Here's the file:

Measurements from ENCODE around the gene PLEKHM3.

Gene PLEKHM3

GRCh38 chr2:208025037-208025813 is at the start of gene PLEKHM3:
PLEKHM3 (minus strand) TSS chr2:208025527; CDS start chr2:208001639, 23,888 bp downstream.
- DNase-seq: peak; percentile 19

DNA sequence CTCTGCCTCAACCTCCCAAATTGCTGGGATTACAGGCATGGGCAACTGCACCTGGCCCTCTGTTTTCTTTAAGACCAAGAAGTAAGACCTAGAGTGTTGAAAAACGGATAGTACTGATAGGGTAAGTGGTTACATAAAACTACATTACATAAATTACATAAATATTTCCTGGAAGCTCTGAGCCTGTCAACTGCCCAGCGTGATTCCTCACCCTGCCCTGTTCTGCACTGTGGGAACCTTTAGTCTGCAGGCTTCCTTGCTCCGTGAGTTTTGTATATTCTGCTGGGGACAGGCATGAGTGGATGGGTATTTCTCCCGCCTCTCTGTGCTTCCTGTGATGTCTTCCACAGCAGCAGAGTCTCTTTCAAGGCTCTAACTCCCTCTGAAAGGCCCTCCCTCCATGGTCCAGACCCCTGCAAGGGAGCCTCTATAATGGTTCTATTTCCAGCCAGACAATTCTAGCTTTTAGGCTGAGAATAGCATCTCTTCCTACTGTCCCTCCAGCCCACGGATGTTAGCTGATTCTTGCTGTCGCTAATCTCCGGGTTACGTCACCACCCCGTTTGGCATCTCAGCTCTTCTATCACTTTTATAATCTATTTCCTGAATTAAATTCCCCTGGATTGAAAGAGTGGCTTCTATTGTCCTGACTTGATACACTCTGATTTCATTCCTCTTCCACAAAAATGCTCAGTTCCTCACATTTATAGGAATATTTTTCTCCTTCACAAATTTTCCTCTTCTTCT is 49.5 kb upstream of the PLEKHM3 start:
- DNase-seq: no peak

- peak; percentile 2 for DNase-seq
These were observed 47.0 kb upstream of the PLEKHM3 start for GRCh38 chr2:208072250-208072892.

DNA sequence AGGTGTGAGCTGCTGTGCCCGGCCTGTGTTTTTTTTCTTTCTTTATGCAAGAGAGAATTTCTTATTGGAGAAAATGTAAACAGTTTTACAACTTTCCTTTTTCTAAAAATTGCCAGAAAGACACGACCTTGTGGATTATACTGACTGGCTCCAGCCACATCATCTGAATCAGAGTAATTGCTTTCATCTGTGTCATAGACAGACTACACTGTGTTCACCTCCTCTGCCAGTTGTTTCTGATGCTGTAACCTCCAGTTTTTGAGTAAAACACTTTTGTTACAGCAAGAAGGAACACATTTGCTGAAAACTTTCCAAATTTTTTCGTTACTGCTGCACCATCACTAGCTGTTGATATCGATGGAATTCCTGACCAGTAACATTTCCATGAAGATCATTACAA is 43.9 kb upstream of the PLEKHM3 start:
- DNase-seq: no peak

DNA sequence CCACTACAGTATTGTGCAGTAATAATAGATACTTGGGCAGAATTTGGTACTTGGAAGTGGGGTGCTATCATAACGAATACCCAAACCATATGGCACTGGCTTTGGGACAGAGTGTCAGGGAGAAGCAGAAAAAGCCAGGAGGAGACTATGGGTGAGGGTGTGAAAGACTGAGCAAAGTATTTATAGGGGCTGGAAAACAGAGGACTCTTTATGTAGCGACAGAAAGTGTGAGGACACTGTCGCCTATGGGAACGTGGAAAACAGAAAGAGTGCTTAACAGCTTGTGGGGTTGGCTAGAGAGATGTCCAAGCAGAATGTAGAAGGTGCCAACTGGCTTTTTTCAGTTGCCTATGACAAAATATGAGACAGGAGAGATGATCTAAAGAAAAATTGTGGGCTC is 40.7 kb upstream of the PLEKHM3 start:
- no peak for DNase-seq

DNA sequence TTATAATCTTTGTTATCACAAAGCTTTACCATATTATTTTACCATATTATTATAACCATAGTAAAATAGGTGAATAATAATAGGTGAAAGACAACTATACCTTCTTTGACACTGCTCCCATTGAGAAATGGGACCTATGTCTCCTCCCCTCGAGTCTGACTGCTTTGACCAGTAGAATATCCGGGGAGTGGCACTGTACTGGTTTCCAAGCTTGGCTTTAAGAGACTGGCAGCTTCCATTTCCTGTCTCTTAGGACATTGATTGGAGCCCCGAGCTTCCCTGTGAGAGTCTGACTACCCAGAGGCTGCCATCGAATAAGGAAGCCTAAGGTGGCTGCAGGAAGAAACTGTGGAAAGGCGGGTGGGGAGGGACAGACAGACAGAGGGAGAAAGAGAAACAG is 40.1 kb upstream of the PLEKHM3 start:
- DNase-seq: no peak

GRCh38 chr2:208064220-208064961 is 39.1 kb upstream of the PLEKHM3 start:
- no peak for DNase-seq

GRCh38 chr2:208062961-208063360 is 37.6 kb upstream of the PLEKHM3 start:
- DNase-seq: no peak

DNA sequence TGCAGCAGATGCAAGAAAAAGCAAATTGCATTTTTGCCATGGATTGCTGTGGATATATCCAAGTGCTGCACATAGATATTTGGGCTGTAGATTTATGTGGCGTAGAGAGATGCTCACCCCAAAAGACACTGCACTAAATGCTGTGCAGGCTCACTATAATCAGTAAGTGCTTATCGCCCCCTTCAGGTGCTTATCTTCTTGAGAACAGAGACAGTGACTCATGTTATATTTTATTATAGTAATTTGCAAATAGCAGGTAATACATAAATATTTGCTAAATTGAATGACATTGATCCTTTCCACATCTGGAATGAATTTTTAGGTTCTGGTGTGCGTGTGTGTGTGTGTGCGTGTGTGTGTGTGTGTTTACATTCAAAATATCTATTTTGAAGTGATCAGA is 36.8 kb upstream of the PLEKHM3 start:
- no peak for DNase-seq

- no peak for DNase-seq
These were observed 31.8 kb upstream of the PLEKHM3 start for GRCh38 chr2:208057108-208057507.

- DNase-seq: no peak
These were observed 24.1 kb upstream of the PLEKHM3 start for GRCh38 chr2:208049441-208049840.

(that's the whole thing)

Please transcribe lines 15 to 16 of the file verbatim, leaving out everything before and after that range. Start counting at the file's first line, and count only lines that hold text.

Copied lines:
- DNase-seq: no peak

GRCh38 chr2:208064220-208064961 is 39.1 kb upstream of the PLEKHM3 start: